TRED BTM 3A INTERVIEW

Interview by CORE

If you have not heard of TRED then you know nothing of the Seattle graffiti scene. He is the only writer to have numerous and continuous tags running for over two decades in Seattle, a city notorious for heavily criminalization, targeting, and expulsion of graffiti writers. He started the nefarious 3AK with his brother SEED. He reformed BTM in the late nineties and serves as one of its several captains today. He introduced me and numerous others to graffiti and lives the life of a successful writer and entrepreneur today.

CORE: 1992 had just rung in. I was at a skater party downtown Seattle on New Year’s Eve. Out of nowhere you pulled me outside and tagged TRED in the alley. I grabbed your paint and wrote CORE next to it.  Before I knew it we were crushing Seattle. Two decades later, you’re still at it. What is it about graffiti that keeps you going?

TRED: I love that mischievous rush you get when you break the law. Graffiti is a quick fix for me and I can always count on it for that rush. I think I am damn close to have broken every mischief law at least once, and the fun ones I have broken hundreds of times. I LOVE BREAKING LAWS.


C: How different is the Seattle scene now than when we started?

T: It’s a bit tamer now. Hanging out at Westlake was so fucking awesome, that place ruled. We would be 100 deep, skating, drinking, hitting on girls until 1 in the morning and then going tagging all night. Riding on the 7 bus used to be sooo much fun back then, everyone was causing trouble and the whole bus would be just crushed. The buses looked like something out of The Road Warrior. You could hit up a big ass tag all the way across the windows and 6 months later it would still be up. These days the buses are clean, no one causes trouble and tags are buffed the next day. It’s pretty sad. This applies to the whole city, everything was crushed and it would run.  It’s all a buff now.

Also the legal walls were pretty regulated back then. 2ZC and DVS crews really kept guard of everything and were constantly checkin’ fools for any type of wack behavior. The legal walls today really need guard towers to keep the fuck-tards out. Bruno and Soul were probably the only 2 O.G.’s who were really cool with us back then. Those 2 guys are still around today and they are some serious Seattle legends.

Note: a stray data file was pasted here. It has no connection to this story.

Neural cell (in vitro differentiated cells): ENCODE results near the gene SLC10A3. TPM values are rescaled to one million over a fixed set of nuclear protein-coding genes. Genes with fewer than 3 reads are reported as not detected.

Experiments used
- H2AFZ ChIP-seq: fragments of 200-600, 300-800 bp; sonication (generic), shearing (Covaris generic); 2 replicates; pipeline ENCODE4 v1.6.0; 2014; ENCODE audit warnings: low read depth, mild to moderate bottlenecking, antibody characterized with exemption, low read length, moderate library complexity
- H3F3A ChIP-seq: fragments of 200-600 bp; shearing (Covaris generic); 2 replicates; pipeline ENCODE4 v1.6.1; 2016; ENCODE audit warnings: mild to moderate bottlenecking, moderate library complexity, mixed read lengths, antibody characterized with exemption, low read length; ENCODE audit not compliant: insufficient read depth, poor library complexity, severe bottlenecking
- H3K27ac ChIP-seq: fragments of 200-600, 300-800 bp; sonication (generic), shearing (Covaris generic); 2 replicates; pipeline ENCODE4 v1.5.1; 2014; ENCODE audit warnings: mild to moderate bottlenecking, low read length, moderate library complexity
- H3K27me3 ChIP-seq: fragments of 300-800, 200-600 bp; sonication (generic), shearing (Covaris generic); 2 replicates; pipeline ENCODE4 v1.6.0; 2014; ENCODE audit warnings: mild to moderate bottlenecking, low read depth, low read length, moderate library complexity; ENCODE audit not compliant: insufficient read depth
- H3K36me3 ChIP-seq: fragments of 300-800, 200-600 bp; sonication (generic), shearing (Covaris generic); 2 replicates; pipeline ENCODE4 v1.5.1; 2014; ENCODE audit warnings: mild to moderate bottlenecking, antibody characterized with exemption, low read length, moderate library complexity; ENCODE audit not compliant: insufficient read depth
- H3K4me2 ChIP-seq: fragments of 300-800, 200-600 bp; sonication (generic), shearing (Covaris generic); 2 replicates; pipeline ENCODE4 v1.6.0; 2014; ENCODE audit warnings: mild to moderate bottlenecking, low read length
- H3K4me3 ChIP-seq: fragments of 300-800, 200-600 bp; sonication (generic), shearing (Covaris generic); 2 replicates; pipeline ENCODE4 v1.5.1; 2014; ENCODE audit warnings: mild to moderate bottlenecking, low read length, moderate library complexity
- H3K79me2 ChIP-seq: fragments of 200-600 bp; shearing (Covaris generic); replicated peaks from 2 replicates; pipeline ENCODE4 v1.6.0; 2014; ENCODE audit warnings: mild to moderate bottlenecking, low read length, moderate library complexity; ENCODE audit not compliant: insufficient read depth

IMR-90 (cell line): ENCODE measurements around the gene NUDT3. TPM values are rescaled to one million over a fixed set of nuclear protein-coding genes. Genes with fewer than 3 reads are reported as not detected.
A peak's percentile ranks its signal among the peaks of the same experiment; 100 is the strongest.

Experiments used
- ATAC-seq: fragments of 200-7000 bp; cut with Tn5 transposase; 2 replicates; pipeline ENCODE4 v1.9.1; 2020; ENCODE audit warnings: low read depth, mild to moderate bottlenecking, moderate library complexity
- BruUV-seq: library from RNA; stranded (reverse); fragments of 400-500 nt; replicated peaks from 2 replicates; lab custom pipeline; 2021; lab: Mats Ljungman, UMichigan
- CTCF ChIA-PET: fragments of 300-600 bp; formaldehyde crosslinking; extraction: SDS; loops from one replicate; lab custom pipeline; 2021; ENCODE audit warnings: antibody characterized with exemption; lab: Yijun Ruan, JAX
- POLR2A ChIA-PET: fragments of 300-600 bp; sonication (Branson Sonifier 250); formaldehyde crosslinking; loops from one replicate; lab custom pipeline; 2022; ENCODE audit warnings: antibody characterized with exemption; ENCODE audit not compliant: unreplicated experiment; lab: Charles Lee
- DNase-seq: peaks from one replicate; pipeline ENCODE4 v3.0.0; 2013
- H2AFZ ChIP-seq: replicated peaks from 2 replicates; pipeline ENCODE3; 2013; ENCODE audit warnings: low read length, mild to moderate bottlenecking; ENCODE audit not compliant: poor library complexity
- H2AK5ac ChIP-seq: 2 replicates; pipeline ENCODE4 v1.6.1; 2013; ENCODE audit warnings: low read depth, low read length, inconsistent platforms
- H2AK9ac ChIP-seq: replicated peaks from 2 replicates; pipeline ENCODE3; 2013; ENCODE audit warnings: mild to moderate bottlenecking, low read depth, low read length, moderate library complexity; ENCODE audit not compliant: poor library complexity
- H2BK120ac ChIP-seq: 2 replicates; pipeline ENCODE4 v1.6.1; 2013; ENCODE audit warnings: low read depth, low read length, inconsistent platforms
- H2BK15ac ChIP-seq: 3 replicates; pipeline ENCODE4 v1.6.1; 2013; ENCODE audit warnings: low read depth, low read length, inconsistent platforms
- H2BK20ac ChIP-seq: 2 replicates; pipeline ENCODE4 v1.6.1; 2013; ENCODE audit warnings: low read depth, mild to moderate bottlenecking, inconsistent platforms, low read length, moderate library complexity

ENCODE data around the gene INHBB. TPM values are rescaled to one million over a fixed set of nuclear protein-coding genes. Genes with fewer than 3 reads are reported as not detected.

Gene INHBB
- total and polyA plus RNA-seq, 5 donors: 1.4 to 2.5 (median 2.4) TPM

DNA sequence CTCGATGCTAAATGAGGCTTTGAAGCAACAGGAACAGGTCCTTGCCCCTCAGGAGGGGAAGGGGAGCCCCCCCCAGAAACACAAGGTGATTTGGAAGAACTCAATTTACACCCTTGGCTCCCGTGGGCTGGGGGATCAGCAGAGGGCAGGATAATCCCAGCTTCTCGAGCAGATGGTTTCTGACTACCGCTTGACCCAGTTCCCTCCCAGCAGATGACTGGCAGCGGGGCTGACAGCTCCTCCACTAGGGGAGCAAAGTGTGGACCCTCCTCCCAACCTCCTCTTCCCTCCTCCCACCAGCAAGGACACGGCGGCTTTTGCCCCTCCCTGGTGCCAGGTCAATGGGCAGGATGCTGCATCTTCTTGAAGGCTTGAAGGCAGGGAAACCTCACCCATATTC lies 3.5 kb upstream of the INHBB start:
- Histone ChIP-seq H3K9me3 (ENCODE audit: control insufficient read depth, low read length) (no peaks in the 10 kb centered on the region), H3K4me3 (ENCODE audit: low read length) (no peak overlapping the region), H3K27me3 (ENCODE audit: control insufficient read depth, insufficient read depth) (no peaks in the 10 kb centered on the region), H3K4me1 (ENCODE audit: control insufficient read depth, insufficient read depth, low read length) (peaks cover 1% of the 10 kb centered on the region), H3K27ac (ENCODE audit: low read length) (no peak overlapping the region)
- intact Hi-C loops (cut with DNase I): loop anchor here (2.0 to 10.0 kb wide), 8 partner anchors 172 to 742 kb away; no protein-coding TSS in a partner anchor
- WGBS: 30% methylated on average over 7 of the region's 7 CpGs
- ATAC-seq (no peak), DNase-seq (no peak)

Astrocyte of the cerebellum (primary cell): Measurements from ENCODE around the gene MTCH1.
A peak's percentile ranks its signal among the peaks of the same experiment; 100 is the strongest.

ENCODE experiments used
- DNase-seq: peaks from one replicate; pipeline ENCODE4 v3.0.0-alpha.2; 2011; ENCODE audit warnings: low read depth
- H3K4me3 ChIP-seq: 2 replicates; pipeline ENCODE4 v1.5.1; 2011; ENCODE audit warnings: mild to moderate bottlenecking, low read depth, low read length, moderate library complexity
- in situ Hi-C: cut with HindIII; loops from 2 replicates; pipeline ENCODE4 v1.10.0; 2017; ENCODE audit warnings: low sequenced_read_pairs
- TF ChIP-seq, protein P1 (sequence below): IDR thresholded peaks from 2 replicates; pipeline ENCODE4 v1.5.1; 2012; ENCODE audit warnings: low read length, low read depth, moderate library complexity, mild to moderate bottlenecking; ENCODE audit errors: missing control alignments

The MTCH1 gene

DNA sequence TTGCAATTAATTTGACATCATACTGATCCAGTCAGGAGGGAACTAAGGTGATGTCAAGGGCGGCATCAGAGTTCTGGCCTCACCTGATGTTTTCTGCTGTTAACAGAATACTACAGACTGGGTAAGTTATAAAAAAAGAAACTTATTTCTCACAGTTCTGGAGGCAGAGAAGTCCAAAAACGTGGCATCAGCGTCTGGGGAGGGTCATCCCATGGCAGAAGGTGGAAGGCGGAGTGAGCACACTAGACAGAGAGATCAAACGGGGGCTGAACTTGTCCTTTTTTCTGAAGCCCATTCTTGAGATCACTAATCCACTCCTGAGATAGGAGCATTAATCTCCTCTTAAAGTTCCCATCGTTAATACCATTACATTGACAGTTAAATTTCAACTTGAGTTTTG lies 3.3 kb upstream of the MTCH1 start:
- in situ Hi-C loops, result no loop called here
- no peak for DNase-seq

C: I remember when we hit big throw ups on the road of the University Bridge. When the bridge went up to let boats through the next day, our action was fifty feet in the air for the world to see. That was my favorite mission. (And yes, it was all your idea.) What was your favorite mission?

T: That one was so awesome! That just might have been the best mission ever.

C: BTM called it quits sometime in the late nineties. Why?

T: A few of the main members moved to other cities and we lost focus. We were like a grizzly bear that went into hibernation. Now we are back and stronger/bigger than ever.

C: Why did you feel it was important to start it up again? How did that go down?

T: I felt like the early days of BTM were the best years of my life. I had so much fun running around with you, sevi [SAVE], SECT, PROVOK, SEEK, SMOG and quite a few others. I guess I never wanted the party to end.

C: What is it about BTM that is different from other crews?

T: Almost every cat in BTM/3A is only in BTM/3A. Most people in general that are involved with graffiti are in 10 different crews, and of those 10, 5 of them don’t even like each other. And the other four are just a bunch of idiots…What the fuck is that about?!? You have to pick a side and be loyal to them. It’s like a Navy Seal fighting for the Taliban now and then, or a Crip chillin’ with a bunch of fuckin’ Bloods. 99% of the crews out there are weak-sauce compared to us. To quote the great poet Mike Tyson, “Everyone else is just a moldy loaf of bread, but we are the real-deal thoroughbreds.” We are the Special Forces of the graffiti world.